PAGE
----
Nancy Jachec. Politics and Painting at the Venice Biennale, 1948–64: Italy and the Idea of Europe. Manchester: Manchester University Press, 2008.
The 55th Venice Biennale closes later this month, bringing to an end another spectacular exposition of current trends in international contemporary art. The Biennale underwent a 6-year hiatus during World War II before resuming in 1948, just as the Cold War was starting to come into full effect. From then on, every two years the event brought art to the forefront of international relations, providing a fascinating snapshot of cultural developments in increasingly hostile nations.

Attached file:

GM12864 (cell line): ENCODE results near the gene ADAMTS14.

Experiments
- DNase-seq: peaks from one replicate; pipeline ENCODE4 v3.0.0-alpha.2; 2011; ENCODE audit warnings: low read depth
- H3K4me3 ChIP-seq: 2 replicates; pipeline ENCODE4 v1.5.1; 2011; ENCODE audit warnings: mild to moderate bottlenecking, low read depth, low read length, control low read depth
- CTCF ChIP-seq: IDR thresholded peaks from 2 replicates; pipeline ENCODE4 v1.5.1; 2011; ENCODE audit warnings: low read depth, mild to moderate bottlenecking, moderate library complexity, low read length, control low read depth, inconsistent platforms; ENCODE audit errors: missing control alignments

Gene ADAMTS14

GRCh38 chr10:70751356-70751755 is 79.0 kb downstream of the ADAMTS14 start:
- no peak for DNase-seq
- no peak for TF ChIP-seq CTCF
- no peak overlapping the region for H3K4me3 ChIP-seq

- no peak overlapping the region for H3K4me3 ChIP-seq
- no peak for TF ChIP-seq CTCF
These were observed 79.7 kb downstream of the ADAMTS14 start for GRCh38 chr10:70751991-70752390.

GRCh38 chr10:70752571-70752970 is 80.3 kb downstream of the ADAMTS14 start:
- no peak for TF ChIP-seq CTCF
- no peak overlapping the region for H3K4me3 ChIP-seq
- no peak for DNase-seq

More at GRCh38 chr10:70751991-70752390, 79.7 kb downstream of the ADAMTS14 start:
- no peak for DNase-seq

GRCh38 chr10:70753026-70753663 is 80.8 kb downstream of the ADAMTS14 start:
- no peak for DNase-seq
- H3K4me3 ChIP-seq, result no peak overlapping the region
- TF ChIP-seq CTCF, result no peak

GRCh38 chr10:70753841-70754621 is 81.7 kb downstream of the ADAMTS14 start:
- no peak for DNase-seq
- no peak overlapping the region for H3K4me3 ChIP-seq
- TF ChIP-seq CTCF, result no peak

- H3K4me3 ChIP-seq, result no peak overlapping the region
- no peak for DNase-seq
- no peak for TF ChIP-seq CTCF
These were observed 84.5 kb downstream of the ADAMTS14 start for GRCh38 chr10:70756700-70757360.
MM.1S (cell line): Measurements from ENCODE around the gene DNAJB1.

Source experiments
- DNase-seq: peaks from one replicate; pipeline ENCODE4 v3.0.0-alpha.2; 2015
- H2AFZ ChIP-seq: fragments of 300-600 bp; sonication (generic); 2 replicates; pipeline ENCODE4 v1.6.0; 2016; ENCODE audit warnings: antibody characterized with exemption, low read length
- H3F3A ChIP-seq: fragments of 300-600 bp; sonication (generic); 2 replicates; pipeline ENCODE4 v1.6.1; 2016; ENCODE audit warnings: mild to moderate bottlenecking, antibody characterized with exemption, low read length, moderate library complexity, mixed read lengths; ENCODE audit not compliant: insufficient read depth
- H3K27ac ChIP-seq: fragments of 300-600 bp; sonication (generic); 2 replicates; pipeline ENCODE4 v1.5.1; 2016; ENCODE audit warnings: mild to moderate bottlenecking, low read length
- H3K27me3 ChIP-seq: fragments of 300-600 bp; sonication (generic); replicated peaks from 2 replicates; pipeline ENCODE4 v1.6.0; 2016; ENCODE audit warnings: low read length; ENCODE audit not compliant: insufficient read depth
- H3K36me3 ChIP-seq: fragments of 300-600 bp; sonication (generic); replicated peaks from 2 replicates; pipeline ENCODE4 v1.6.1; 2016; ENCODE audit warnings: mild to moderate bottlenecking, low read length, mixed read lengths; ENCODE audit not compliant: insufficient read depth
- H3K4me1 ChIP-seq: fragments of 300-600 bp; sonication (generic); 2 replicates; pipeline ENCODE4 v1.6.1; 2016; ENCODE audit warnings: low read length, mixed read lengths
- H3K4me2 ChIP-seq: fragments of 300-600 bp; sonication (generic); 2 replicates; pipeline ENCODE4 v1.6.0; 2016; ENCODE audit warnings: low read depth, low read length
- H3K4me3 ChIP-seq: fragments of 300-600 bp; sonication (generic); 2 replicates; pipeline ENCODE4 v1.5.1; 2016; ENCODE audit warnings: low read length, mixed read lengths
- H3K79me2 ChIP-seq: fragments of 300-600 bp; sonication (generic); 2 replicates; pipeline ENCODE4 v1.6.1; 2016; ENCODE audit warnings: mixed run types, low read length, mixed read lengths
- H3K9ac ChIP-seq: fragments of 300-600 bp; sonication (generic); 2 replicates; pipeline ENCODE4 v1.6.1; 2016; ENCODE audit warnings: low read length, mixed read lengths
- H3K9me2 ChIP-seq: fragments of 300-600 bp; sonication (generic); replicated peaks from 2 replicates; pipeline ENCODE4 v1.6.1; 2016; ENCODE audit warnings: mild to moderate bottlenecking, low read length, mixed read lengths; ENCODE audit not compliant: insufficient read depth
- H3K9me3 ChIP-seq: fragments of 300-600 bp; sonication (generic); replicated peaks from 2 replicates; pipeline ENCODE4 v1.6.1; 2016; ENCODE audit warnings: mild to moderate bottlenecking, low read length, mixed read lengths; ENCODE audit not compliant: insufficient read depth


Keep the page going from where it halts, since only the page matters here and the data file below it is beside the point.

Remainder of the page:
In this book Nancy Jachec provides a more eurocentric account of art during years that have been largely dominated by the history of American Abstract Expressionism. She successfully challenges these often black-and-white accounts of the ‘triumph’ of American painting, instead exploring how European artistic identities formed and developed in the shadow of the Cold War.
Image: Armando Pizzinato, Liberation of Venice [Liberazione di Venezia], 1952. Oil on canvas. Collection CGIL Direzione Nazionale, Roma.